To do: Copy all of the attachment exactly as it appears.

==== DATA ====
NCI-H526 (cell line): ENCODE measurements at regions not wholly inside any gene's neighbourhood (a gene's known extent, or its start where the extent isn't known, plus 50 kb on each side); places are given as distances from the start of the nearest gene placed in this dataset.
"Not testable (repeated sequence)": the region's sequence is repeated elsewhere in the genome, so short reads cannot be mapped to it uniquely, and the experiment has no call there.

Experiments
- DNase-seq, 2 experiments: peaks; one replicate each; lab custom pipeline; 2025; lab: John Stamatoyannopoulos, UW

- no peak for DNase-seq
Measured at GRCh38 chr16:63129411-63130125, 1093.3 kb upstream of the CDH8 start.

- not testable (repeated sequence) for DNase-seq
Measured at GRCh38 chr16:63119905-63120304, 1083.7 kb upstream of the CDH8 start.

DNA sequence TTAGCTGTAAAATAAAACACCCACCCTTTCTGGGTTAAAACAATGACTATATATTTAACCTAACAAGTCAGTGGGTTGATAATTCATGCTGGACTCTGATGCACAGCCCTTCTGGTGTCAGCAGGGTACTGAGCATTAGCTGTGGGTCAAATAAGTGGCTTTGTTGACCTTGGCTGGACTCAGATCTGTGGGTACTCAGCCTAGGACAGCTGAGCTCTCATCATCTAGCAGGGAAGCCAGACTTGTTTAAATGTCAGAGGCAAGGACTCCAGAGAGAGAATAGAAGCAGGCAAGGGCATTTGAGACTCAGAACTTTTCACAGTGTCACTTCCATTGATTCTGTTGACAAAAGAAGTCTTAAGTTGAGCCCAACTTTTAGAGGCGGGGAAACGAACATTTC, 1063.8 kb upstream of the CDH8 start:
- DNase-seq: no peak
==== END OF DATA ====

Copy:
NCI-H526 (cell line): ENCODE measurements at regions not wholly inside any gene's neighbourhood (a gene's known extent, or its start where the extent isn't known, plus 50 kb on each side); places are given as distances from the start of the nearest gene placed in this dataset.
"Not testable (repeated sequence)": the region's sequence is repeated elsewhere in the genome, so short reads cannot be mapped to it uniquely, and the experiment has no call there.

Experiments
- DNase-seq, 2 experiments: peaks; one replicate each; lab custom pipeline; 2025; lab: John Stamatoyannopoulos, UW

- no peak for DNase-seq
Measured at GRCh38 chr16:63129411-63130125, 1093.3 kb upstream of the CDH8 start.

- not testable (repeated sequence) for DNase-seq
Measured at GRCh38 chr16:63119905-63120304, 1083.7 kb upstream of the CDH8 start.

DNA sequence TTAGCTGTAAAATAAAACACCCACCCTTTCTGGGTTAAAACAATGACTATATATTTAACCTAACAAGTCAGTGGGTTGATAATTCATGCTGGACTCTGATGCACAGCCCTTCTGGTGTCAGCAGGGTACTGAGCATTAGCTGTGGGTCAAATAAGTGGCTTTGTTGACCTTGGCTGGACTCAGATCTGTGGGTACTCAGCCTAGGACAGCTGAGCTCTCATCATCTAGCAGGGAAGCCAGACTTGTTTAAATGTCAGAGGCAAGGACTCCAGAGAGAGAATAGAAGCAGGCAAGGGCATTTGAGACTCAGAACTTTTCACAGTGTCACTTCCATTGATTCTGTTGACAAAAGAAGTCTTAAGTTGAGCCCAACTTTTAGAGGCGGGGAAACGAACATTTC, 1063.8 kb upstream of the CDH8 start:
- DNase-seq: no peak